excerpt from 'Letter from Jeremy Bentham, late 1790–early 1791' pp. 212–213 (196 words)

excerpt from 'Letter from Jeremy Bentham, late 1790–early 1791' pp. 212–213 (196 words)

part of

Letter from Jeremy Bentham, late 1790–early 1791

original language

urn:iso:std:iso:639:ed-3:eng

in pages

212–213

type

text excerpt

encoded value

The business that you know of has led me of late to consult with an architect, a man of vertu, that other great men have consulted likewise. Calling at his house t’other day, by appointment, at half-past 12, no Mr. R. was there, nor was expected till 2. Instead of him, I was introduced to the pretty Mrs R., an old Constantinople acquaintance. He came in rather sooner than expected, and found us occupied— how do you think? Just as you and I might be: she at her pianoforte— I scraping upon a fiddle. He could not imagine who his wife had got with her. There were but two fiddle-players ever came there— Mr such-a-one and Mr such-a-one. And he knew that they were both at a great distance. Besides being pretty, which is nothing to anybody but her husband, and painting, and speaking all languages as well as any master ever heard, she plays upon the pianoforte beyond expression, which will doubtless give you satisfaction on account of my fondness for music, not to mention virtuous and accomplished pretty women, who are to me what pretty pictures are to your cold uncle.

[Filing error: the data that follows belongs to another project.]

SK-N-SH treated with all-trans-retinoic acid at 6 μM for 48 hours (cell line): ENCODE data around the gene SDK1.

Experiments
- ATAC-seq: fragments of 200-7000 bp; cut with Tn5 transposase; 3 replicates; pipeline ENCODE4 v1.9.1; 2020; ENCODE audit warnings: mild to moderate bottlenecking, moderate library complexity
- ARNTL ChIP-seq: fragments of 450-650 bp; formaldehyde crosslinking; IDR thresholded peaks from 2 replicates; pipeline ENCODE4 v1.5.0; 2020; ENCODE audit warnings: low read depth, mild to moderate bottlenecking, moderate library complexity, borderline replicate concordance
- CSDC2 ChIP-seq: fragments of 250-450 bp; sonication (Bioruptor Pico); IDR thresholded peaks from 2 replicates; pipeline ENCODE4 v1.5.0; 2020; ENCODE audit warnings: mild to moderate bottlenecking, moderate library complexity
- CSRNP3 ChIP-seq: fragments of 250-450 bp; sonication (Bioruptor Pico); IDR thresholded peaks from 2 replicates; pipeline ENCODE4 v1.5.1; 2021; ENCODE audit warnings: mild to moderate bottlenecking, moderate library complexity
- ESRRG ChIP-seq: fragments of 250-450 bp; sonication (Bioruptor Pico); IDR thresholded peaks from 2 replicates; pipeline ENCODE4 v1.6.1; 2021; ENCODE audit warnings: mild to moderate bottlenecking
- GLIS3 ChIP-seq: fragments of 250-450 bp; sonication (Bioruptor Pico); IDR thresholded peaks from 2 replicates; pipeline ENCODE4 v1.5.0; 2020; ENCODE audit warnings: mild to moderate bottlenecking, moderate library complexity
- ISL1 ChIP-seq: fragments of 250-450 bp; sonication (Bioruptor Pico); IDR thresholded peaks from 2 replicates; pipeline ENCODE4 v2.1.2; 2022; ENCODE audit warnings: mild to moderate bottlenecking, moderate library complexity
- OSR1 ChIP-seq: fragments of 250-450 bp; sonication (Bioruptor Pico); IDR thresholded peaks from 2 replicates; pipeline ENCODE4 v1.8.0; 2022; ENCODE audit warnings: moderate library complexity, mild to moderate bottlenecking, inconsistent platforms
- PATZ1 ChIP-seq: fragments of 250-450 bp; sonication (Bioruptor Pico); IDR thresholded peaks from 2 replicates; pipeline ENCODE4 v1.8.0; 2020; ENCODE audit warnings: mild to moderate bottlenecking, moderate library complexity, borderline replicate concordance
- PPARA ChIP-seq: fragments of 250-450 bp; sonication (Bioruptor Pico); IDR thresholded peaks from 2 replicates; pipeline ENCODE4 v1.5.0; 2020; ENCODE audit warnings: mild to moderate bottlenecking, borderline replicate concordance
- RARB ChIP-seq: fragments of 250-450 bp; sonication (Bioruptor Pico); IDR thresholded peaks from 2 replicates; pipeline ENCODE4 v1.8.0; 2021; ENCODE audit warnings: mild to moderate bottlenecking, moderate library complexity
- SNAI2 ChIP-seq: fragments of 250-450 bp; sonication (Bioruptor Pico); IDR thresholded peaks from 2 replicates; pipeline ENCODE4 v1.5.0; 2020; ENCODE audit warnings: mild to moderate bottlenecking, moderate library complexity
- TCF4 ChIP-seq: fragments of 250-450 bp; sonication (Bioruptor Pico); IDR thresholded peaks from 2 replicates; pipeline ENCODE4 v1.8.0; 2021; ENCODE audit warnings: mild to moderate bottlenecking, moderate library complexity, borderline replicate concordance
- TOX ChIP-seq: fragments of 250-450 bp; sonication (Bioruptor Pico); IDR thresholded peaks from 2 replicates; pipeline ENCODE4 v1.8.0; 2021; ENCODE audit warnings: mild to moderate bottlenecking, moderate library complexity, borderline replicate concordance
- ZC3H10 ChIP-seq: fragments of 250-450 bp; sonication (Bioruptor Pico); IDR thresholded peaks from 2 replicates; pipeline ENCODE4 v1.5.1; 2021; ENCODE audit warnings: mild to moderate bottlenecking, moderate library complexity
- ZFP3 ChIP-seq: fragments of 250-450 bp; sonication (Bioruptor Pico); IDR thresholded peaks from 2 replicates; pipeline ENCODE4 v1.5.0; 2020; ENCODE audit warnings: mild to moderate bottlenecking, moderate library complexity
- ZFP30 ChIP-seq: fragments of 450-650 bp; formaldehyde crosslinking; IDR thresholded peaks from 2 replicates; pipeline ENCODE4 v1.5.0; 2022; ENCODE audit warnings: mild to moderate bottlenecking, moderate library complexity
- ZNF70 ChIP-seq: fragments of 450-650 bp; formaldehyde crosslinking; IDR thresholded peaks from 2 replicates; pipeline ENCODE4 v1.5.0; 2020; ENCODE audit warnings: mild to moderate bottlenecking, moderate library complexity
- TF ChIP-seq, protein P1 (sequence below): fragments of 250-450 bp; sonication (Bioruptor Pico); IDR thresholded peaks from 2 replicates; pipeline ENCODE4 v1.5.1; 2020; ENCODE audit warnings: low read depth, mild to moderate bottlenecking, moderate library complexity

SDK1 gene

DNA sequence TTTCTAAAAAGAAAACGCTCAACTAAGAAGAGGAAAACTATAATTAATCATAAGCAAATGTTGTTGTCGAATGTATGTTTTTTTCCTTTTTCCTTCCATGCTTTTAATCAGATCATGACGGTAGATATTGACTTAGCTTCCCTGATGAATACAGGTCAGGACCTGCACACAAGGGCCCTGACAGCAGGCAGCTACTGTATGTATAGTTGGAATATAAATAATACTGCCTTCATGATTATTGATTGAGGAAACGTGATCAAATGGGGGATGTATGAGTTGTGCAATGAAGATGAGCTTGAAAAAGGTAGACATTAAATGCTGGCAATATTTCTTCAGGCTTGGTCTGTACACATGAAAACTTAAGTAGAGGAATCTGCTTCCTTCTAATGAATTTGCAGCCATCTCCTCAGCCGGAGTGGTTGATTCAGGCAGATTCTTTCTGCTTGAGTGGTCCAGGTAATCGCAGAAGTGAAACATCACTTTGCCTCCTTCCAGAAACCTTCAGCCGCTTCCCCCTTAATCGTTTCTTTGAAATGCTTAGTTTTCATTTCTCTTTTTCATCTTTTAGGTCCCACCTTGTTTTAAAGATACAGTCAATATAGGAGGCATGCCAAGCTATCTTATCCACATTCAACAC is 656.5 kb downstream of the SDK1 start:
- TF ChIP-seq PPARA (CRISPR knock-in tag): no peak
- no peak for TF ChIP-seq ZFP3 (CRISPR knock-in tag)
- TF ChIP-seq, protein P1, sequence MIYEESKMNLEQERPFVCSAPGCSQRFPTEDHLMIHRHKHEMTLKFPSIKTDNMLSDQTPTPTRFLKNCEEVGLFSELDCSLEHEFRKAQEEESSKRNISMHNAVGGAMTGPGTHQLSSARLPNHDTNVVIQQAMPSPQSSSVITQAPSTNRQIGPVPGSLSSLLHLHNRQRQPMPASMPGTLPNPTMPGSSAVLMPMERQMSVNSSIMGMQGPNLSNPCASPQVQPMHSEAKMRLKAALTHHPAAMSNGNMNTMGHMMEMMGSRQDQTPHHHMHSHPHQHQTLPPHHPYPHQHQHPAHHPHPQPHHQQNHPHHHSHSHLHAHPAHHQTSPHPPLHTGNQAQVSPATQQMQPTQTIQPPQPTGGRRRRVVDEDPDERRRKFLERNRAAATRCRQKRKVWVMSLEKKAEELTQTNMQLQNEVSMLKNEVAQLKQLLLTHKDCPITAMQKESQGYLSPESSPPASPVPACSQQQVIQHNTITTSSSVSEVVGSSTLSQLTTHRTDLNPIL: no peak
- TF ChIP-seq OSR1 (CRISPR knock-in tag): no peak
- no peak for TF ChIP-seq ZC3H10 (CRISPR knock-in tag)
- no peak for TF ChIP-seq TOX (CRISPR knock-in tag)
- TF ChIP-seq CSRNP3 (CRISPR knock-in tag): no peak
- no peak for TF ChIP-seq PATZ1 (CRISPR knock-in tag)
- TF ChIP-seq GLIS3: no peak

appears in search results as

excerpt from 'Letter from Jeremy Bentham, late 1790–early 1791' pp. 212–213 (196 words)

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1515523728531

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